lucille ball

I Love Lucy at the Movies: The Film Career of Lucille Ball


Lucille Ball is considered one of television’s greatest icons, and why shouldn’t she be? The actress and comedienne was one of the most recognizable faces on the medium for 35 years. Her sitcom I Love Lucy continues to be popular and inspirational more than 60 years after it aired its last episode, and she starred in a different eponymous sitcom in four consecutive decades. But Lucy wasn’t just a TV star. She also had an impressive movie career as well, and though it was frequently overshadowed by her TV career, Ball’s film work is certainly worth a second look — especially when it comes to the movies listed below.


Dance, Girl, Dance


One of Ball’s early starring film roles was in this dramedy about two rival dancers (Ball and Maureen O’Hara) vying for the attention of the same man. The movie is considered ahead of its time for its feminist themes and depiction of women in charge of their own destinies, and in 2007 it was selected for preservation by the Library of Congress.


The Big Street


In a rare straight dramatic role, Ball foreshadows Gloria Swanson’s famed Sunset Boulevard character eight years later by playing a former Broadway star who is now wheelchair-bound and unwilling to let go of her previous life. She torments the busboy who takes her into his care (Hollywood legend Henry Fonda), not realizing that he is in love with her.


The Long, Long Trailer


An I Love Lucy movie was shot in 1953 but was never released to the public, but it’s just as well since this 1954 comedy gives you the same effect. Starring Ball’s then real-life husband and TV co-star Desi Arnaz, this movie features a married couple going on an ill-fated road trip — and they bear a remarkable resemblance to Lucy and Ricky Ricardo.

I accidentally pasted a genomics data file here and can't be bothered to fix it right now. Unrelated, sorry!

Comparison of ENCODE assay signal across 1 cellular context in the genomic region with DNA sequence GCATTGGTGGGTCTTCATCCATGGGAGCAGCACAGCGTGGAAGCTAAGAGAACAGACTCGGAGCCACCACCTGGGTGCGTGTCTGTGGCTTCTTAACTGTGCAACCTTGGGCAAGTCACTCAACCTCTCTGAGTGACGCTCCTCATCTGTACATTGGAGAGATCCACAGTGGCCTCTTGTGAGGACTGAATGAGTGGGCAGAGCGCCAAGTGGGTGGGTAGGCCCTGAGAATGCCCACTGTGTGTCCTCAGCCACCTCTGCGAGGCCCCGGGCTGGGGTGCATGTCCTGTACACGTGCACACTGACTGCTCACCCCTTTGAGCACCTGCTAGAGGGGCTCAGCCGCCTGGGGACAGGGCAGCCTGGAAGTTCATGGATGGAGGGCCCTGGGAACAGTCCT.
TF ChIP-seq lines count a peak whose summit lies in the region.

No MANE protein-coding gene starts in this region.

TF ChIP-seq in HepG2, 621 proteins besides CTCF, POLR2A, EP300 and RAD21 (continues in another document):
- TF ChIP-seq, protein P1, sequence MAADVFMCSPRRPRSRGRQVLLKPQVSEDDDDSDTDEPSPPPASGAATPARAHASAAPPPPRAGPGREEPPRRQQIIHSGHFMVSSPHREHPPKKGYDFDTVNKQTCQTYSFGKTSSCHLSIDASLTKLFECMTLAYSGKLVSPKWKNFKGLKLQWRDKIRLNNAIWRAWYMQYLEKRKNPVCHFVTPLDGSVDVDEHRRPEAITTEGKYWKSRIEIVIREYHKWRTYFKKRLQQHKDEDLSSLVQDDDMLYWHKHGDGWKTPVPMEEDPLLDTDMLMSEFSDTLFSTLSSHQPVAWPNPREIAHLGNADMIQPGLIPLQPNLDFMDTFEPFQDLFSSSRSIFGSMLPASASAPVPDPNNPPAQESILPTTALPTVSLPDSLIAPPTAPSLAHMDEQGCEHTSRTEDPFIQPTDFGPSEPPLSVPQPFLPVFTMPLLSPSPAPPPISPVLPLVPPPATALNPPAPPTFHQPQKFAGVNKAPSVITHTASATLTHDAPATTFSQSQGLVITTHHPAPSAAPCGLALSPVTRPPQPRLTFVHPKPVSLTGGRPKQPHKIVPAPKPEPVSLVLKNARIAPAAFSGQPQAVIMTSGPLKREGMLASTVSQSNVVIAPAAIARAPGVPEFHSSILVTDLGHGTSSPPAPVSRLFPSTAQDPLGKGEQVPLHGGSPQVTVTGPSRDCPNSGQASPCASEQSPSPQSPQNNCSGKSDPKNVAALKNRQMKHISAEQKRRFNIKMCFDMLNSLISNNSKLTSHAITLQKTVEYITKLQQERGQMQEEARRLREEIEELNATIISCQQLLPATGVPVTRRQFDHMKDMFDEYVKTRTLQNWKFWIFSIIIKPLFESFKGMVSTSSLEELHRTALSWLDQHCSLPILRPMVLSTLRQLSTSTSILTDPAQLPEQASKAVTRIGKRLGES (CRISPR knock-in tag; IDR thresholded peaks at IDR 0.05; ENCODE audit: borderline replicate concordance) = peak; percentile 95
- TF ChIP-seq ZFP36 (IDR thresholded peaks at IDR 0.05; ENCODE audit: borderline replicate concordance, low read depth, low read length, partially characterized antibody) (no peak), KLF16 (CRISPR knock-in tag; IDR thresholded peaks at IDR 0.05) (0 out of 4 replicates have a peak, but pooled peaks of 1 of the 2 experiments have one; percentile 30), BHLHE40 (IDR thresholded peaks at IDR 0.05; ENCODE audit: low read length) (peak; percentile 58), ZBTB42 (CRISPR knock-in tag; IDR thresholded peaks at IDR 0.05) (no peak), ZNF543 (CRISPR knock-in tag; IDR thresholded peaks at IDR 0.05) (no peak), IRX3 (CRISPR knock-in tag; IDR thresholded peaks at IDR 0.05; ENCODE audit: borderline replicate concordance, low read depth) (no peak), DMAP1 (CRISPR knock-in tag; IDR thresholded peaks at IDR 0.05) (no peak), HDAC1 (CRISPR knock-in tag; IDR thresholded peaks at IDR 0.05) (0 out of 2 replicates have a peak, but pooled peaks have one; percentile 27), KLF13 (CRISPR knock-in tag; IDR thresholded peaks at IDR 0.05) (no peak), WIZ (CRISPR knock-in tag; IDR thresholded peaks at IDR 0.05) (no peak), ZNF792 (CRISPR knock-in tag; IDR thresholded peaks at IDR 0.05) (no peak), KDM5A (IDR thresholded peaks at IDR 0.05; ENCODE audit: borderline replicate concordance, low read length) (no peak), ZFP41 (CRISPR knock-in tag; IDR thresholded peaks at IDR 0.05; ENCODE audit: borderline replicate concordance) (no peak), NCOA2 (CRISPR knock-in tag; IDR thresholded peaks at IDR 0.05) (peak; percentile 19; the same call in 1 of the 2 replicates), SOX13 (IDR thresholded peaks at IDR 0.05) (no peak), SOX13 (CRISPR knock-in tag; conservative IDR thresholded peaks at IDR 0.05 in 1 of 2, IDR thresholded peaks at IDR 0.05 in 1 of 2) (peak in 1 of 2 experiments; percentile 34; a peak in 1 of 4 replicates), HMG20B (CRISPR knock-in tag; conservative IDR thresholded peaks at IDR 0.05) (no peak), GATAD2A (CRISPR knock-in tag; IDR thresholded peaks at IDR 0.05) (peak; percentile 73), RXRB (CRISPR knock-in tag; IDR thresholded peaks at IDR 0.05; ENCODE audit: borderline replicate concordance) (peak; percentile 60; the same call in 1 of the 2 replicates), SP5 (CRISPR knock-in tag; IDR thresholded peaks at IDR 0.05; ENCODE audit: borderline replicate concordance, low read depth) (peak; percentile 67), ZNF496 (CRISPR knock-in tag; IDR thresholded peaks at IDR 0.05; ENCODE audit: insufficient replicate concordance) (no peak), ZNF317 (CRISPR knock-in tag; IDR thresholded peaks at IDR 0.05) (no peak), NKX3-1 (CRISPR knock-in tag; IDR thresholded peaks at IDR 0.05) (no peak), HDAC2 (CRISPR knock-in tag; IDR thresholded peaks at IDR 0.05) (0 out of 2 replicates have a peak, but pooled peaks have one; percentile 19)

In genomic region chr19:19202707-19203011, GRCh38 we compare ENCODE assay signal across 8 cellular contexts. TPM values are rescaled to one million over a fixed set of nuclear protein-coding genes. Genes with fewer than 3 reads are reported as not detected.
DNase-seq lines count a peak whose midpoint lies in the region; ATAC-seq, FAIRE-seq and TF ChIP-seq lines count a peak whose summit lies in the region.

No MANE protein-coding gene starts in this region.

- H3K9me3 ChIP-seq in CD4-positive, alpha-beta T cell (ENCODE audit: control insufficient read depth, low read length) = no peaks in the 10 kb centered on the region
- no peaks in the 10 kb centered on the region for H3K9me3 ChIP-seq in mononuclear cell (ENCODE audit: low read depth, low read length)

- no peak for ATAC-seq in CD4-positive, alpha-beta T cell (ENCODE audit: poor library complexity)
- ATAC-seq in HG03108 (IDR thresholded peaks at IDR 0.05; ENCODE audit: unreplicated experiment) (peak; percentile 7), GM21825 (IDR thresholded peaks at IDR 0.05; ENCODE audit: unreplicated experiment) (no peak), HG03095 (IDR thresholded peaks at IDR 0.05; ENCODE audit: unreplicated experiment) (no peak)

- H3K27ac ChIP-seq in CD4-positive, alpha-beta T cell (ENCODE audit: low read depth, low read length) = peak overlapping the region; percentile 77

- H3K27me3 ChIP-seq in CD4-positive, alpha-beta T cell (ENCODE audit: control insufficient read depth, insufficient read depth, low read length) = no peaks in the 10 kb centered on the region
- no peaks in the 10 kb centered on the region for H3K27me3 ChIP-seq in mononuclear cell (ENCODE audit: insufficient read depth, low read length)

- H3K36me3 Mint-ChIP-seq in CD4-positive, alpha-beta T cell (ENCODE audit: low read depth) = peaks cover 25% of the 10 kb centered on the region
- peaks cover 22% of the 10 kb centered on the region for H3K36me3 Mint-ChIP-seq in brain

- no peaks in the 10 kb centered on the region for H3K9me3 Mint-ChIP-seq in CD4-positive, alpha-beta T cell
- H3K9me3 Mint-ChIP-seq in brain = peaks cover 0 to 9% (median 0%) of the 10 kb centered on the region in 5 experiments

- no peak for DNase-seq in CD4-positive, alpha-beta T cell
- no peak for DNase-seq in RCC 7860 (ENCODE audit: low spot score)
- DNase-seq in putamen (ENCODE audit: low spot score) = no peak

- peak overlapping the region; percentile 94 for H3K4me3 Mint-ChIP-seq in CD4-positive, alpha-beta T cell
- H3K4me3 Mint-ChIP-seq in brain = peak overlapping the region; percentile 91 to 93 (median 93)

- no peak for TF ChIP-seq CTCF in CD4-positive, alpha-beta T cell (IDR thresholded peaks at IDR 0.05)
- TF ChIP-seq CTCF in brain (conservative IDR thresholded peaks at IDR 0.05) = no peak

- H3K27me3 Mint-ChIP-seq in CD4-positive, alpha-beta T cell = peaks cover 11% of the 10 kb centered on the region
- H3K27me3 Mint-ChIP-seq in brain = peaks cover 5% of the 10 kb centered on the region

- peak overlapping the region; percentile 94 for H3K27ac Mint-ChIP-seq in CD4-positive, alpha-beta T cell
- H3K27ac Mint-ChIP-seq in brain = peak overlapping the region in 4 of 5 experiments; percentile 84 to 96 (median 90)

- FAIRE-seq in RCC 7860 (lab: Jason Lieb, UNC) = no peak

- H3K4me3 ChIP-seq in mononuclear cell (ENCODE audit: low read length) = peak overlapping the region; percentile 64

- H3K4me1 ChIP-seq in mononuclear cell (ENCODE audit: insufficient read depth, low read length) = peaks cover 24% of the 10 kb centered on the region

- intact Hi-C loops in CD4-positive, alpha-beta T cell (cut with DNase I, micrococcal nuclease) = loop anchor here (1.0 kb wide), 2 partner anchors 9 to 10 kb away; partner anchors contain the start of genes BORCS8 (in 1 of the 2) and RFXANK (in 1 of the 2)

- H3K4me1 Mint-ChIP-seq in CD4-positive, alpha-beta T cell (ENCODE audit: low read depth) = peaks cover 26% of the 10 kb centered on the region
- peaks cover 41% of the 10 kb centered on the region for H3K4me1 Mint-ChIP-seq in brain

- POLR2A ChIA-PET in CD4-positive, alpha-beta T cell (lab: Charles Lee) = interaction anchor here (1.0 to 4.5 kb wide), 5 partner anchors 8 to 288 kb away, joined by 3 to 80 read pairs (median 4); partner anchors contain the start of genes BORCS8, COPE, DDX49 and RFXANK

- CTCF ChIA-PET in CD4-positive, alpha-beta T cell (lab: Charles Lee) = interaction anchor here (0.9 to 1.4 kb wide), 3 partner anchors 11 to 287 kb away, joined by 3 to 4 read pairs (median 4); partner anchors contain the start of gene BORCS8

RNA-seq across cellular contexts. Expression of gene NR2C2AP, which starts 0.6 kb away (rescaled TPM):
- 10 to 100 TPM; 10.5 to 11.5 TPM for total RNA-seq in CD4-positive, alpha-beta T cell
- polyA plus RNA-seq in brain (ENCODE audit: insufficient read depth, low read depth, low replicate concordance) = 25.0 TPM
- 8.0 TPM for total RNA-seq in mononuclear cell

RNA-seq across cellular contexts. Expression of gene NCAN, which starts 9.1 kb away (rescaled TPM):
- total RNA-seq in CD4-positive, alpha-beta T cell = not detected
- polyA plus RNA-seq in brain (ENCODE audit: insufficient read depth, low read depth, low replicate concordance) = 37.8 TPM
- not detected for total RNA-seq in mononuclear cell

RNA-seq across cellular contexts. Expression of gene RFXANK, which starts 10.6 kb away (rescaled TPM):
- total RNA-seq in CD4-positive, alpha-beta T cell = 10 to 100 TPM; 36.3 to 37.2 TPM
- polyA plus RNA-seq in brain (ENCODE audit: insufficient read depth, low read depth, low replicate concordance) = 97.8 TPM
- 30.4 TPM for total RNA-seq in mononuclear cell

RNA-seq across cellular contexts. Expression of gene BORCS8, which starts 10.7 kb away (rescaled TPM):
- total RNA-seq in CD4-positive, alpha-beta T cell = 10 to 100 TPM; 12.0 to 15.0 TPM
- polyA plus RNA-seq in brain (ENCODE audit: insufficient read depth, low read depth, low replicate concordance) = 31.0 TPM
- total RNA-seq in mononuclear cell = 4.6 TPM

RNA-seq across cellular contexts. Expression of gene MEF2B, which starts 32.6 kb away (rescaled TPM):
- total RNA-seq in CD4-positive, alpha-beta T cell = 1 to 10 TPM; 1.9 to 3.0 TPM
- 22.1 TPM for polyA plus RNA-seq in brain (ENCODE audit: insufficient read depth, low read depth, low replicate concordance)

The Facts of Life


Ball and fellow comedy legend Bob Hope starred in a number of films together from the 1940s through the ’60s, but this was their best effort. The romantic comedy sees the two affable stars as a married pair of friends who have an affair while their spouses are away — pretty risque stuff for 1960. For her work on the film, Ball earned a Golden Globe nomination for Best Actress in a Motion Picture Musical or Comedy.


Yours, Mine and Ours


The second-to-last feature film Ball ever appeared in (and if you’ve seen Mame, you’ll agree this probably should have been the last) sees her reunite with Henry Fonda to form a family that makes the Brady Bunch look small. Ball and Fonda play a widow and widower with 18 children between them, so you can imagine what kind of hijinks ensue when their massive families come together. The movie earned Ball her second Golden Globe nomination for Best Actress in a Motion Picture Musical or Comedy.


You can see Lucille Ball the movie star in Yours, Mine and Ours, airing Tuesday, August 25 at 10 am/7 PST on THIS.




Image courtesy of MGM